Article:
Ocean CO2 concentration influences climate
The air contains greenhouse gases such as CO2, which are now known to be responsible for global warming because their concentration has risen continu-ously for a number of years. In contrast to the atmosphere, the concentration of CO2 in the oceans is sixty times higher.
In the global carbon cycle the sea ab-sorbs a proportion of the atmospheric CO2 but also releases CO2 into the at-mosphere again. About half of the anthropogenic emission of CO2 is absorbed naturally by the oceans. Thus it is all the more important to understand how the exchange of CO2 between the ocean and the atmosphere functions with regard to a world that is warming up. The newly available study shows that the ocean was able to store more CO2 during the ice age than it can today.
Practically static bodies of water
Together with North American colleagues, an ETH Zurich research team made measurements on sea bed sediments. These sediments originate from moun-tains lying at a depth of about three kilometres below the water surface of the sub-Arctic Pacific Ocean. At that point the water temperatures are close to freezing and the conditions are very stable, because there is practically no mix-ing between the deep bodies of water and the surface water. The circulation of the water is measured using the radio-carbon method, which is based on the radioactive decay of the carbon isotope 14C. Measurements showed that the deep Pacific water has not been at the surface for more than 2,000 years.
Tiny single-celled organisms betray the CO2 level
To find out how the situation has changed compared to the last ice age, the re-searchers studied mud from the sub-Arctic Pacific Ocean lying approximately one metre below the present sea bed and about 20,000 years old. Tiny single-celled organisms with limestone shells known as foraminifera were selected from this mud under a microscope and afterwards measured with mass spec-trometers. These foraminifers locked in the carbon isotope signature of the seawater of their day – like in a time capsule. The research team has now been able to measure the 14C content precisely. This enabled them to show that the water in the ocean depths exchanged less CO2 with the atmosphere than at present.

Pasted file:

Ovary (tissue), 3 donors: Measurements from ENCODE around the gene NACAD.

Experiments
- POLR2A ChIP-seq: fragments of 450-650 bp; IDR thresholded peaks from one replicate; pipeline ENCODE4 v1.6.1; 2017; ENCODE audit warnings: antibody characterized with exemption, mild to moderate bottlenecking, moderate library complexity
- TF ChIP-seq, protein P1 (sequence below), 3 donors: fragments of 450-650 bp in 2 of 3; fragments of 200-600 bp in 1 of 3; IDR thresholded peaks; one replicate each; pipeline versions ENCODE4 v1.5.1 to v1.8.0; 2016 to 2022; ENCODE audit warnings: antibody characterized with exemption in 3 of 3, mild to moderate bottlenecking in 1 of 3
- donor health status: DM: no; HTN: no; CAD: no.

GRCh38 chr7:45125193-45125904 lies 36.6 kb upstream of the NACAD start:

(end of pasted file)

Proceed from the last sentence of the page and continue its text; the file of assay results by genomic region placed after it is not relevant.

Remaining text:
A sobering result
The team also looked for key indicators that provide some information about the chemical composition of the ice age water. They found unusually clear evidence that this water captured more CO2 from the atmosphere than the water at the present day. The latest research results show that the oceans are generally able to fix more CO2 when they are cold.
Oceans that warm up as a result of climate change release more CO2 into the atmosphere. This discovery has far-reaching consequences for the climate. The ocean warming caused by humans contributes to the formation of additional greenhouse gases, mainly CO2. Consequently the positive feedback with the atmosphere associated with the latter leads to an even greater acceleration in global warming.
Samuel Jaccard, Research Assistant at ETH Zurich and one of the two principal authors of the study thinks that: “With a system as complex as the climate, even if we cannot draw conclusions directly from the natural cold past that are appli-cable to the warm future modified by humans, our results show that anthropo-genic warming causes additional critical feedback on the CO2 balance.”
Original paper: Galbraith, E.D., Jaccard, S.L., Pedersen, T.F., Sigman, D.M., Haug, G.H., Cook, M., Southon, J.R., Francois, R. Carbon dioxide release from the North Pacific abyss during the last deglaciation, Nature, 449, 890-894.
All news from this category: Earth Sciences
Earth Sciences (also referred to as Geosciences), which deals with basic issues surrounding our planet, plays a vital role in the area of energy and raw materials supply.
Earth Sciences comprises subjects such as geology, geography, geological informatics, paleontology, mineralogy, petrography, crystallography, geophysics, geodesy, glaciology, cartography, photogrammetry, meteorology and seismology, early-warning systems, earthquake research and polar research.
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